To examine whether exacerbation of myasthenia gravis (MG) can be induced by changes in sex hormone levels we immunized 20 female Lewis rats with torpedo antigen to induce experimental autoimmune MG (EAMG). Ten of the animals underwent surgical ovariectomy prior to the induction of EAMG and 10 served as controls. Anti-acetylcholine receptor antibody (AChR-ab) titres and the degree of decrement on repetitive stimulation electromyography (REMG) at 3 Hz were obtained at base line and compared between rats with and without ovariectomy and a second control group of naïve rats. Three rats in each group were then injected with excess oestrogen and progesterone for one week, and three of the remaining rats in each group were given sham injections, and the degree of decrement on REMG and AchR-ab titres were re-evaluated. Immune reactivity of peripheral lymphocytes and splenic lymphocytes from all groups and controls was also determined. A comparable number of animals with and without ovariectomy developed clinical and electromyographic EAMG. The extent of decrement on REMG and AChR-ab titres did not change following hormonal replacement. Lymphocyte reactivity was similar for rats with and without ovariectomy. In conclusion, sex hormones do not appear to have an influence on the susceptibility to and the severity of MG.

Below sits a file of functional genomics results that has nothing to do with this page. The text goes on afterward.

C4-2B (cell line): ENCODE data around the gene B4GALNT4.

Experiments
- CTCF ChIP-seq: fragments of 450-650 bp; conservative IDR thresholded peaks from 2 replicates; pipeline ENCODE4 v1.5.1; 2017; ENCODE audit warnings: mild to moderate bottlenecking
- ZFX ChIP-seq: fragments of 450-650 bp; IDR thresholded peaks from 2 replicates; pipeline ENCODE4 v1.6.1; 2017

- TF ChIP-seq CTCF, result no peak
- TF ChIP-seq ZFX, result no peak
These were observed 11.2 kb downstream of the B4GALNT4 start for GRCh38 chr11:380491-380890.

- Myasthenia gravis